“I started bleeding and my church family rushed me to hospital. I don’t even know to this day who paid my bills. The church rallied around me in an amazing way.”

Neema is currently single. I tell her that it can’t be for a lack of suitors and she looks abashed before shyly accepting that she has been approached but doesn’t feel she has found “the one” yet. I ask what she’s looking for – does she have a list of qualities? Again, that abashed look that says, “It’s not my place to give a list. I will wait for the one God sends.”

“What if he is somewhere making a long list of what his perfect bride should be? Would I be able to meet those expectations/ qualifications?” she poses.

The loss of her baby put her, once again, in the public eye. Exhausted from all the drama, Neema retreated from the limelight, stopped singing and … got a job! “I’m not cut out for offices, but I took a job in advertising with Access Leo Burnett and I loved it. I had such a good boss. I slowly began to feel alive again.”

Though she loved the advertising job, Neema says she knows she is “called to be singing” and so she left advertising after a year and joined the cast of MoFire, the critically acclaimed play by Eric Wainaina, playing lead lady alongside Dan Chizi Aceda the musician.

At the end of 2009, Neema auditioned for Daughters of Africa, a production of The Theatre Company which comprises 12 artists drawn from eight different African countries. “It was such an amazing, career-changing experience! I loved it. We did 86 shows in the Netherlands and Belgium, directed by Leonie Jansen whose teaching methods I loved.”

Because of her exposure and networks there, Neema soon met a representative of Africa Unsigned, an initiative by producers, artists, music promoters and managers who believe in the future of African music, and was signed on. Funding was raised in a most unusual way.

“A number of artists were showcased on the site and people were to vote for who they felt should get the funding.” She was up against popular boy band Sauti Sol. And she won!

The album, which was recorded with Onno Krijn – “He’s a really good producer” – was launched in Amsterdam in June last year and in Nairobi three months later. What is not yet in the public domain is that the album is named after the child Neema lost. “I was sure I was getting a girl. I was just sure. And I was going to call her Dawn, to signify new beginnings,” she says. “Dawn is very personal. It is a journal of my life.” Neema knows that she has come so far but is also very aware that she hasn’t “reached”.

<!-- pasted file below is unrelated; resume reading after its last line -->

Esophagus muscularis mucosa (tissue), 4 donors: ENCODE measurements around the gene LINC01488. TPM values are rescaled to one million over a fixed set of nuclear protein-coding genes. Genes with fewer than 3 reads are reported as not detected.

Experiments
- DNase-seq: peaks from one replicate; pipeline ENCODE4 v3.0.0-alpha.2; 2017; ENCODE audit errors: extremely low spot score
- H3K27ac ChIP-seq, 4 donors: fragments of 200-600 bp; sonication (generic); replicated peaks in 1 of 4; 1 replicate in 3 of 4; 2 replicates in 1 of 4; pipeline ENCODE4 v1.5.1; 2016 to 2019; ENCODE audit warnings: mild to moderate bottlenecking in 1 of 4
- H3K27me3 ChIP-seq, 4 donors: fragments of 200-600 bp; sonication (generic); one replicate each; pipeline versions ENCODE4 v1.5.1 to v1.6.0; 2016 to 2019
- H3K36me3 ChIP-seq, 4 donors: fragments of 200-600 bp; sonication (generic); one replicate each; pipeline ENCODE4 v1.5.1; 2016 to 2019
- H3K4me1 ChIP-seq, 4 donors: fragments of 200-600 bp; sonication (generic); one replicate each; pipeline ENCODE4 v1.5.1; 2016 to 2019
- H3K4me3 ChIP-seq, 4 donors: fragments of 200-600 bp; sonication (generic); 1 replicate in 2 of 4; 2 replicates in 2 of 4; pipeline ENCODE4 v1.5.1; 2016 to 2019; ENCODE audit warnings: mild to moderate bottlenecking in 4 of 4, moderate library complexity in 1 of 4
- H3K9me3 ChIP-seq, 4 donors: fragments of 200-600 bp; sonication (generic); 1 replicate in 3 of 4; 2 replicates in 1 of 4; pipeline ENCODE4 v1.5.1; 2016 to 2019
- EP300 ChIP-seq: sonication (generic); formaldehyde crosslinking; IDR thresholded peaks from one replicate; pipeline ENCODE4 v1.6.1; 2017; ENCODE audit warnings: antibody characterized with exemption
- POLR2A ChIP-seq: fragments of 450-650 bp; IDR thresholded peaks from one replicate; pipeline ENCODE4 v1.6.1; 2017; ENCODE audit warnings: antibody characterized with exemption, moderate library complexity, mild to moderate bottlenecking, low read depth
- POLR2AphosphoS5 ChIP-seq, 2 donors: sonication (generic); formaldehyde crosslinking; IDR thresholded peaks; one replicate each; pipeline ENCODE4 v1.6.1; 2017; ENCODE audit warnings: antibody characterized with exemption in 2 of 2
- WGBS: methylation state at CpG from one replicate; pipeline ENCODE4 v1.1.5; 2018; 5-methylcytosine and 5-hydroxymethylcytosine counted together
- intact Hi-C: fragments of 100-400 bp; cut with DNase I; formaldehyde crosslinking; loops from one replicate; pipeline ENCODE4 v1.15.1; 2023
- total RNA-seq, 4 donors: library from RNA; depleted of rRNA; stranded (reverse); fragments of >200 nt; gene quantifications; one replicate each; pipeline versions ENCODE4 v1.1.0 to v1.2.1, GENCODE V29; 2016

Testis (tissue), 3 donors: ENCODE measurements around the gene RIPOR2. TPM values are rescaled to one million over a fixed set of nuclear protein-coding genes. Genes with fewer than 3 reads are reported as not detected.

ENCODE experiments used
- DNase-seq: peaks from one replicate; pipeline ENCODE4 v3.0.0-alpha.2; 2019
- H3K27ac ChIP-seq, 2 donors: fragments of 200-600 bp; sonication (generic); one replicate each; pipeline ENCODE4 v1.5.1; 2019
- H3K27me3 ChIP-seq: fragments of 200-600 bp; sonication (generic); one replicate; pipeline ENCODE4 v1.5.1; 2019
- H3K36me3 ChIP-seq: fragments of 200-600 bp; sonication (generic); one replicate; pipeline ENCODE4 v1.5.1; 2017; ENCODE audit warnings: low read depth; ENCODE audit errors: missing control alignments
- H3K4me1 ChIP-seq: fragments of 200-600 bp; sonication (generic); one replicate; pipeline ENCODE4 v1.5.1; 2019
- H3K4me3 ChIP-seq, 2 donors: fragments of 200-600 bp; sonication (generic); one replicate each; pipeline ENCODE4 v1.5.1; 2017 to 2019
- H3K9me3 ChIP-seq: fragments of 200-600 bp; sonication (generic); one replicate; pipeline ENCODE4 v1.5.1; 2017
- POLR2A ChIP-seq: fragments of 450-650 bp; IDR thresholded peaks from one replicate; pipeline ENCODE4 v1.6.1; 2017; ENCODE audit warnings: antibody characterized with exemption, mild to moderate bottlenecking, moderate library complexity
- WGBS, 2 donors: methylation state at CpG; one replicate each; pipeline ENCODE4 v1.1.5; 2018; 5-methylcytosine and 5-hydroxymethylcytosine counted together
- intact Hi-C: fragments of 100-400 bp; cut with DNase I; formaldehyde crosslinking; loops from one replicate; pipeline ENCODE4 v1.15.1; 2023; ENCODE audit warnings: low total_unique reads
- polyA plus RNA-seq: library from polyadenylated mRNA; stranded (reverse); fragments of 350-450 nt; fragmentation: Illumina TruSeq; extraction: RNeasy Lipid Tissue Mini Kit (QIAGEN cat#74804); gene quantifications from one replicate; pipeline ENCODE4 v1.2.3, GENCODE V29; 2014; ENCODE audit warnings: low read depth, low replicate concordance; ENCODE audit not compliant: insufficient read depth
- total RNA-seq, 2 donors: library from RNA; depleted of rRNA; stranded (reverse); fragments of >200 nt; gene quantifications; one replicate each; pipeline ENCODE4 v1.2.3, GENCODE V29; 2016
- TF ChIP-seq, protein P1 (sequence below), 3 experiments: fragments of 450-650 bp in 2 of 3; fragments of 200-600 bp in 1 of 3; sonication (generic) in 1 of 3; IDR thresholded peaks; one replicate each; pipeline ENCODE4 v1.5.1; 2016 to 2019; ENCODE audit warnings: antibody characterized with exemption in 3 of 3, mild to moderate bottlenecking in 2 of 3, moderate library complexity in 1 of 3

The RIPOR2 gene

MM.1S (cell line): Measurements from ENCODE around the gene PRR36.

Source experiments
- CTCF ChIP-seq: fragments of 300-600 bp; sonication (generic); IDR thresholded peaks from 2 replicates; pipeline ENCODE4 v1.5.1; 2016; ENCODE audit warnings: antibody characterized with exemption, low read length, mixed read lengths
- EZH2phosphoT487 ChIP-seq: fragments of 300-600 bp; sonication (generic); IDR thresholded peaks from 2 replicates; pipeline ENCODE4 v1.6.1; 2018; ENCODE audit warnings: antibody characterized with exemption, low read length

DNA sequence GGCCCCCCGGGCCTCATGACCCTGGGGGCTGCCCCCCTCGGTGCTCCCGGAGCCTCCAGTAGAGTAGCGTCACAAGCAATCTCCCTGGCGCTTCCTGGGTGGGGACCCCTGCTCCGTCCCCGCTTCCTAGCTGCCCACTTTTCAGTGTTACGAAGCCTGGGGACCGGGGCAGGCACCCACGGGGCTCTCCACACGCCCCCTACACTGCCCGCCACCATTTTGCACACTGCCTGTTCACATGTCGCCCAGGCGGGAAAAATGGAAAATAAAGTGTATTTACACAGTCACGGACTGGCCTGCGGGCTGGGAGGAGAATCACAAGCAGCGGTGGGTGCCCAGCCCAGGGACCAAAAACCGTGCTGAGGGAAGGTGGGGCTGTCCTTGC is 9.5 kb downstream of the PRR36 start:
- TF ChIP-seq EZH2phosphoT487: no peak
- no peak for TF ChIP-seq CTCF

“I understand the value of my life story. I am growing in hope.” Neema lives in Lang’ata with her sister and supports herself von the earnings from her music and performances. “The performing arts are able to sustain people in Kenya these days,” she explains, adding that she is passionate about education in the arts.

“My middle class upbringing meant that I couldn’t afford to go to an art institution so I carry dreams of starting one in Kenya one day to make sure that those coming after us have a place where they can learn and perfect their art.”
The response to her album has been good.

“I’m still figuring out my style. I’m very eclectic which is why I call myself a fusion artist.”

In 2010 Neema had the best shows of her life. “I opened for Cece Winans who is an icon for me. I also opened for Israel Houghton, Deitrick Haddon, Donnell Jones and Vivian Green.”

My colleague and Drum editor Carol Odero remembers attending the Vivian Green concert. “Gosh, I felt sorry for her coming after Neema. Hers (Neema’s) was the best performance of the evening.” That, coming from Ms Odero, is no small compliment.

Now, Neema is focusing on pushing forward and living the life she ought to never have left behind.

“The consequences of my behaviour are so fresh, I don’t want to go back there again. Also, I’ve come to understand that God loves me and I really want to love Him back, put my best foot forward. Those two reasons are enough to make me chill. Nime chill!”, she quips and flashes the “chill” sign.

We take stock of the lessons she has learnt after going through all she did. They are two and they are major. The first is that we are all loved and accepted by God and that we should just accept that and relish it and live!

The second is grace. “I learnt that I should give grace to people around me and to myself. I was intolerant of people’s failings, just as I was intolerant of my own failings. But failing, and being restored, has taught me to give grace.

“I have been protected by God,” she acknowledges softly, “I was so careless, I could be dead. Now I can’t wait to see what my life is going to be.”


  • Live and Love, her first album, was launched on her birthday on 24 February, in 2009, and she has a tattoo with that same message across her back. Her message to everyone is, “Be encouraged whether you’ve had a difficult situation or not, you are not a mistake. Release yourself to live and love. Enjoy life!”
  • She is the first girl from their conservative Maa village who was not circumcised. “It was quite dramatic and exciting,” she says of the time. “I was expected to live a cursed life because of it.”
  • A newspaper once referred to her father as Mr Ntalel after assuming her middle name was her surname. “These Bantus,” she chortles, remembering, “We all covered our faces in shame …”
  • She doesn’t know what the name Ntalel means.
  • When she was in form two, she lost a cousin through circumcision. “That completely changed the way I looked at female circumcision, which is why I campaign against it.”
  • She loves to be comfy. “No super high heels for me. I’m a boots and ‘ngomas’ girl. They’re comfy and cheap.”
  • Neema “never, ever wears T-shirts. Never!” (Carole Mandi would approve!)
  • She resists what she calls opulence. “My most expensive boots cost about Ksh6,000, and I am the kind of girl who, if I was given a Mercedes, would immediately sell it and buy a double cab pick up.”
  • She is conscious that there is lack in the country and thus is an ambassador for various charities, including her father’s school and children’s home. “I help raise funds for them. I am also an ambassador for the Protecting Life Movement Trust which takes in girls who are pregnant and gives them a home until they deliver.”
  • To relax, she often goes to Kajiado. To be with mum and dad, I ask? “No,” she says impishly, “to be with the trees and nature. Mum and Dad are like me, they have stories!”